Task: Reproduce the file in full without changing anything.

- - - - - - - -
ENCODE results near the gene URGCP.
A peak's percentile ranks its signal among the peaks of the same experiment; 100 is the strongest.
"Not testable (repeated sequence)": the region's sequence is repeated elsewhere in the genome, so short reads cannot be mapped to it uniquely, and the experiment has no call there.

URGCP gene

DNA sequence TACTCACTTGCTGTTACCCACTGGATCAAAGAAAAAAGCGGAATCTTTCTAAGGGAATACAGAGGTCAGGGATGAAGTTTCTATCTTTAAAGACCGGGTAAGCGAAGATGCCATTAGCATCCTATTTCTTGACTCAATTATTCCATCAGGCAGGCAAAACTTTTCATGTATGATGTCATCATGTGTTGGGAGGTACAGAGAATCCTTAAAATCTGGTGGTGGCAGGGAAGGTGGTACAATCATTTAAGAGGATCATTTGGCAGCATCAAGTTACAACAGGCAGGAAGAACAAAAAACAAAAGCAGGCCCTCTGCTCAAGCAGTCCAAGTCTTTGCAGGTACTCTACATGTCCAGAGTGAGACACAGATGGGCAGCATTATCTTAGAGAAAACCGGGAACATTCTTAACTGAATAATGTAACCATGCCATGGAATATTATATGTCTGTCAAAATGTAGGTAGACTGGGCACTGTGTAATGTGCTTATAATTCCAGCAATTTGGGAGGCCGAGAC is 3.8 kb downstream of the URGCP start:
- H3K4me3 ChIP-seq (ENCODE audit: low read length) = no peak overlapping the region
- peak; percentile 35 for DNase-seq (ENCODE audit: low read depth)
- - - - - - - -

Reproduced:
ENCODE results near the gene URGCP.
A peak's percentile ranks its signal among the peaks of the same experiment; 100 is the strongest.
"Not testable (repeated sequence)": the region's sequence is repeated elsewhere in the genome, so short reads cannot be mapped to it uniquely, and the experiment has no call there.

URGCP gene

DNA sequence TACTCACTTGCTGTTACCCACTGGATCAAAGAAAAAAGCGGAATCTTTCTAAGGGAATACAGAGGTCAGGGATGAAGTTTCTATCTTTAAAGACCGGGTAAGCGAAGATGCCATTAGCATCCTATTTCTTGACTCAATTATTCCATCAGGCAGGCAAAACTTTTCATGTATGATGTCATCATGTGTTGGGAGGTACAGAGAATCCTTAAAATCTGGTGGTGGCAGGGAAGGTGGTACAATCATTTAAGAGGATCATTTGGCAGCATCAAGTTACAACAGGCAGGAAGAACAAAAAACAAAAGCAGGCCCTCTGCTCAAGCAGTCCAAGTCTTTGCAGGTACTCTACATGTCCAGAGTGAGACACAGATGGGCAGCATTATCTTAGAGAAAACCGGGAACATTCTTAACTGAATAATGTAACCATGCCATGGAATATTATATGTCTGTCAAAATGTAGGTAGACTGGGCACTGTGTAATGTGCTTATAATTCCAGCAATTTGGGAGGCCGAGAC is 3.8 kb downstream of the URGCP start:
- H3K4me3 ChIP-seq (ENCODE audit: low read length) = no peak overlapping the region
- peak; percentile 35 for DNase-seq (ENCODE audit: low read depth)